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Juice for an EV: Why more electric vehicle owners use home charging stations – Inside Bay Area

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Fremont resident Shinya Fujimoto bought his Nissan Leaf during heady times for electric-vehicle fans.
It was spring 2011, when there was so much anticipation over a shipment of these all-electric vehicles from Japan to the West Coast that someone climbed aboard a chopper, shot photos of the cars on shipboard on their way to Southern California and posted them on a blog popular among plug-in vehicle owners.
“These people were crazy,” says Fujimoto, who admits to being such an EV enthusiast that he keeps Excel spreadsheets to illustrate the savings his Leaf has brought over the gasoline-powered vehicle he drove before. (It’s been about $100 to $150 per month, he says.)
When Fujimoto’s shiny baby-blue Nissan finally arrived in July of 2011 — after delays caused by Japan’s tsunami — he already had a key piece of equipment waiting for it: a home charging station.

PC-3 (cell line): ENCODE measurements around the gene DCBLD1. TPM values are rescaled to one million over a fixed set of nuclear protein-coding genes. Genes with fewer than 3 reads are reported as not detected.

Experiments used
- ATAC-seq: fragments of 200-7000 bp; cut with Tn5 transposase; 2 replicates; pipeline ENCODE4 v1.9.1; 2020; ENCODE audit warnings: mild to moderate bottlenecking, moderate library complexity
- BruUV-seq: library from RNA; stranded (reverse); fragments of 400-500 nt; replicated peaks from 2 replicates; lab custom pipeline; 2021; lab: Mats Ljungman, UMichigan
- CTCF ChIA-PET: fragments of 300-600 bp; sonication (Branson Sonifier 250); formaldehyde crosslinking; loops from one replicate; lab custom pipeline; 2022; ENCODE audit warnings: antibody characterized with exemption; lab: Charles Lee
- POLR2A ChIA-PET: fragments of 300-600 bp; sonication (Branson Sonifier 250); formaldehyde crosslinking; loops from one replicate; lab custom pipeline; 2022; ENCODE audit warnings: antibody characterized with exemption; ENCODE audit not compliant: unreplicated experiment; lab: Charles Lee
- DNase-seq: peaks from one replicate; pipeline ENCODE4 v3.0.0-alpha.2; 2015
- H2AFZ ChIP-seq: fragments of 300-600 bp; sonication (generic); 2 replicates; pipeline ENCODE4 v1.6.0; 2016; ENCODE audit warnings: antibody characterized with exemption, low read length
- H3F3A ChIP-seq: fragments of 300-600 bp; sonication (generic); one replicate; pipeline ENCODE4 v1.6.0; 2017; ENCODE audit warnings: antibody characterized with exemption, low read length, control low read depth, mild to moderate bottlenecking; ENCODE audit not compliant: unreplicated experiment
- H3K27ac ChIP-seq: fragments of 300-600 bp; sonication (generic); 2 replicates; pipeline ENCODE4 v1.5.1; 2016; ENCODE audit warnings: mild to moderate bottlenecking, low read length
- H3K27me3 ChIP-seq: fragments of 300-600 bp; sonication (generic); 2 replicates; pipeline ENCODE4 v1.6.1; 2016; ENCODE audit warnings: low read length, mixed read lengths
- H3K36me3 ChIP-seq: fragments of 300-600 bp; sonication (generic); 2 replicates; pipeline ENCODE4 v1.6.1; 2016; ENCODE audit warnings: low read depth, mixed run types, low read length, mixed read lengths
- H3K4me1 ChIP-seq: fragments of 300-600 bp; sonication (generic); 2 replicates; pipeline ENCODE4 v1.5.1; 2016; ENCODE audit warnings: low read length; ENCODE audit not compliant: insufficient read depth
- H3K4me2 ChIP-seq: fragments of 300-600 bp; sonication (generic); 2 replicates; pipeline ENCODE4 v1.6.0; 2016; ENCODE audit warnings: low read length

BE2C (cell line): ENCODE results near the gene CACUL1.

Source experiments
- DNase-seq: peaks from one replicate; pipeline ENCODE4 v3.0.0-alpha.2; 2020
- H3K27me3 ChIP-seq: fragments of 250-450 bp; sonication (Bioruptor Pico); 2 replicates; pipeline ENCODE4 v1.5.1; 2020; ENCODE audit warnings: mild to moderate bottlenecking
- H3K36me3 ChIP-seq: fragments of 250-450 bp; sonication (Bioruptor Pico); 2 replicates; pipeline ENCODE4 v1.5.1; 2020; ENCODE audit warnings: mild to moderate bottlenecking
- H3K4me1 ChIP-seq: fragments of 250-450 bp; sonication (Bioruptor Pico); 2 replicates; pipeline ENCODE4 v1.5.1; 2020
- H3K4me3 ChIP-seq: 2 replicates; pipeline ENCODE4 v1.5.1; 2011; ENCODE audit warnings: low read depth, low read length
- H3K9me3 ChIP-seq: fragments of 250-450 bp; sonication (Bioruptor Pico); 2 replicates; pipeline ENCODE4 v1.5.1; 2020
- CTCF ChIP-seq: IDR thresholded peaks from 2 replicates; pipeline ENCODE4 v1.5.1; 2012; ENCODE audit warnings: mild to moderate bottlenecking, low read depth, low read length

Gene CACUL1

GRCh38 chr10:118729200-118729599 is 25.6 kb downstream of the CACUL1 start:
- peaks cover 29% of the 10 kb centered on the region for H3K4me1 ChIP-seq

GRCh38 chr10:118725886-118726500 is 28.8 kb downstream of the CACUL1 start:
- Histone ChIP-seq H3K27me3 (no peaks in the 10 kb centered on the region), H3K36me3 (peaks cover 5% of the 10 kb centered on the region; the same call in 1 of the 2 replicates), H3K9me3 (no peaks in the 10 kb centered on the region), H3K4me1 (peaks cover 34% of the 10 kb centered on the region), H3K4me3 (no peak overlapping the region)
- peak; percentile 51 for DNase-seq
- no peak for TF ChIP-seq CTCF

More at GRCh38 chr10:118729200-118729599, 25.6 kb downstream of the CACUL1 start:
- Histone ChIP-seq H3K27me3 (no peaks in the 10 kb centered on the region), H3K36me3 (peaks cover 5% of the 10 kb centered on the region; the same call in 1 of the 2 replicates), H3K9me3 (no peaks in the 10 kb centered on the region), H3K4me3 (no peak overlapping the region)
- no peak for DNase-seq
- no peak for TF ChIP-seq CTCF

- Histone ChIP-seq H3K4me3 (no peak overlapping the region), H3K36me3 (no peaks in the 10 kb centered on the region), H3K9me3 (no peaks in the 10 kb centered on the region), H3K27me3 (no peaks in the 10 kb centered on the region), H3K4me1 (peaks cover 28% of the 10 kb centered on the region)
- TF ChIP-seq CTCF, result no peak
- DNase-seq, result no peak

“I wanted to make sure I got it before I got the car,” says Fujimoto. His 240-volt Blink-manufactured station was installed a month before the car arrived. (Technically speaking, the charger itself is in the vehicle, and the plug-in station designed to deliver the charge most efficiently is known as the Electric Vehicle Supply Equipment, or EVSE.)
Generally, electric vehicles can be charged by plugging in the car’s charging cable to a regular household outlet, which in most cases delivers about 120 volts. But EV owners refer to the juice flowing through such “level
http://www.insidebayarea.com/ci_22574565/electric-vehicles-home-charging-stations-juice-ev

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